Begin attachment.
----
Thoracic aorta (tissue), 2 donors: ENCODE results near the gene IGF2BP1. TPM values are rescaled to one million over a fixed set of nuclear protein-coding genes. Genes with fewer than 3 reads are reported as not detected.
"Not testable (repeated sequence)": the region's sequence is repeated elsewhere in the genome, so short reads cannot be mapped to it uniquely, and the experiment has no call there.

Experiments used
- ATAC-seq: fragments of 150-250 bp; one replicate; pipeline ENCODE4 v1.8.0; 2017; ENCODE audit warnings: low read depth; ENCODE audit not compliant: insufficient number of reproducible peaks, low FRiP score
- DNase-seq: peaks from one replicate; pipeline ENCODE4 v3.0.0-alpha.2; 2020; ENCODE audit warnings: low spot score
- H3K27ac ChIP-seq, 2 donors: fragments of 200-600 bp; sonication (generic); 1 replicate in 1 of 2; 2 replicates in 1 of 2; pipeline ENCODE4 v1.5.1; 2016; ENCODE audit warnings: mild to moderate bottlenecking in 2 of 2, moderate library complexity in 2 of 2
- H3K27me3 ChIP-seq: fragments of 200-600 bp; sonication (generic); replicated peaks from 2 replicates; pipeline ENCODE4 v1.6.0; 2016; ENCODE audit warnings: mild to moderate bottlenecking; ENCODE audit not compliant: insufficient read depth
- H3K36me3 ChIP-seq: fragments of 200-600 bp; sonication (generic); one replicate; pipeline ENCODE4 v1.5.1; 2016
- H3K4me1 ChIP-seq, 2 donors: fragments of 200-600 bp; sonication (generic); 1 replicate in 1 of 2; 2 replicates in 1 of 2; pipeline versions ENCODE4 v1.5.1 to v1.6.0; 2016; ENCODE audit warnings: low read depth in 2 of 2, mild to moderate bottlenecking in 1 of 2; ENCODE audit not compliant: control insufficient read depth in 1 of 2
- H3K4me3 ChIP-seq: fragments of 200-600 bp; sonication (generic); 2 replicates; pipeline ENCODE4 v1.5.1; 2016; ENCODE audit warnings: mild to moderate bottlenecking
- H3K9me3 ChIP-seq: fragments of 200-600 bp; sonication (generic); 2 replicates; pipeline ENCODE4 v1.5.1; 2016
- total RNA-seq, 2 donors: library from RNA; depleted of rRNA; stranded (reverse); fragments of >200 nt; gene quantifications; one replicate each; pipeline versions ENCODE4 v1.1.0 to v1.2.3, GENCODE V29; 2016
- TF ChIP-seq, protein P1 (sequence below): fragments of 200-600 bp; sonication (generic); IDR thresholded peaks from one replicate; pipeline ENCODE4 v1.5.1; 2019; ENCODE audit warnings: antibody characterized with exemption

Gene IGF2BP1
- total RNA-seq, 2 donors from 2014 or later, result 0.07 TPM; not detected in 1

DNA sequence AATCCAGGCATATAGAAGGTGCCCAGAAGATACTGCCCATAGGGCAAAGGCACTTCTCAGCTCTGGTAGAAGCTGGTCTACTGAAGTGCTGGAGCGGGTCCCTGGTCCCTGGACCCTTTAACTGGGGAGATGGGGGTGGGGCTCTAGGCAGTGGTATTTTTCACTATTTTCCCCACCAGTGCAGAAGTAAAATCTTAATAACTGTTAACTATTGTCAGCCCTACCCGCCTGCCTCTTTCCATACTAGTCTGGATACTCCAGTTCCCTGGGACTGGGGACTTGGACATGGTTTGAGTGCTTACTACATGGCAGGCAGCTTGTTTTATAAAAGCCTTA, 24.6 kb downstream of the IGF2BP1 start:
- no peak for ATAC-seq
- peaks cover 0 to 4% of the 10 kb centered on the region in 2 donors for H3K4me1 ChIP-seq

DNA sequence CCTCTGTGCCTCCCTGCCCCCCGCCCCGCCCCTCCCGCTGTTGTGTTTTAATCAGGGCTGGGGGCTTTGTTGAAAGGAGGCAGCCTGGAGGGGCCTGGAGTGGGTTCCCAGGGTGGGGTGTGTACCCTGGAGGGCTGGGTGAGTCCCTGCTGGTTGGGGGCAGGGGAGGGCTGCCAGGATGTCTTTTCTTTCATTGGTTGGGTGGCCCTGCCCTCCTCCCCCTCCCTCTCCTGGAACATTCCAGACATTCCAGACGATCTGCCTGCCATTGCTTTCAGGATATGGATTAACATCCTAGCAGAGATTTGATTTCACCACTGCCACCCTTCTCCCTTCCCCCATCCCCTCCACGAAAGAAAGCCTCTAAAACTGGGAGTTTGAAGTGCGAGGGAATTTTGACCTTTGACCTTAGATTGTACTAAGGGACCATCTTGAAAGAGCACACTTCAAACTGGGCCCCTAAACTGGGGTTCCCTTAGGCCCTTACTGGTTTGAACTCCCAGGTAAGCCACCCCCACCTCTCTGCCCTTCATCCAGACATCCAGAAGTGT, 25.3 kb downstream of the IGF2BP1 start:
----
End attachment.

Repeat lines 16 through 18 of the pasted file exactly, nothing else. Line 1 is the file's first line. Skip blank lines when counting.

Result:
DNA sequence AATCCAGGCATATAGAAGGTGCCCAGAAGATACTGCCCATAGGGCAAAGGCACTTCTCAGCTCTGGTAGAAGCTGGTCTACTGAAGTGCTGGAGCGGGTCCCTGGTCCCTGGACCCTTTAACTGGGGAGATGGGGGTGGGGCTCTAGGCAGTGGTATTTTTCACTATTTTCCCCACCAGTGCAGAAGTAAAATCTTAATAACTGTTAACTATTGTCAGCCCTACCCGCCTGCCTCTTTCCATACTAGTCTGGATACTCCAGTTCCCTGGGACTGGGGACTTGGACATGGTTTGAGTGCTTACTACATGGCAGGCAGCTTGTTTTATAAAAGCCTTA, 24.6 kb downstream of the IGF2BP1 start:
- no peak for ATAC-seq
- peaks cover 0 to 4% of the 10 kb centered on the region in 2 donors for H3K4me1 ChIP-seq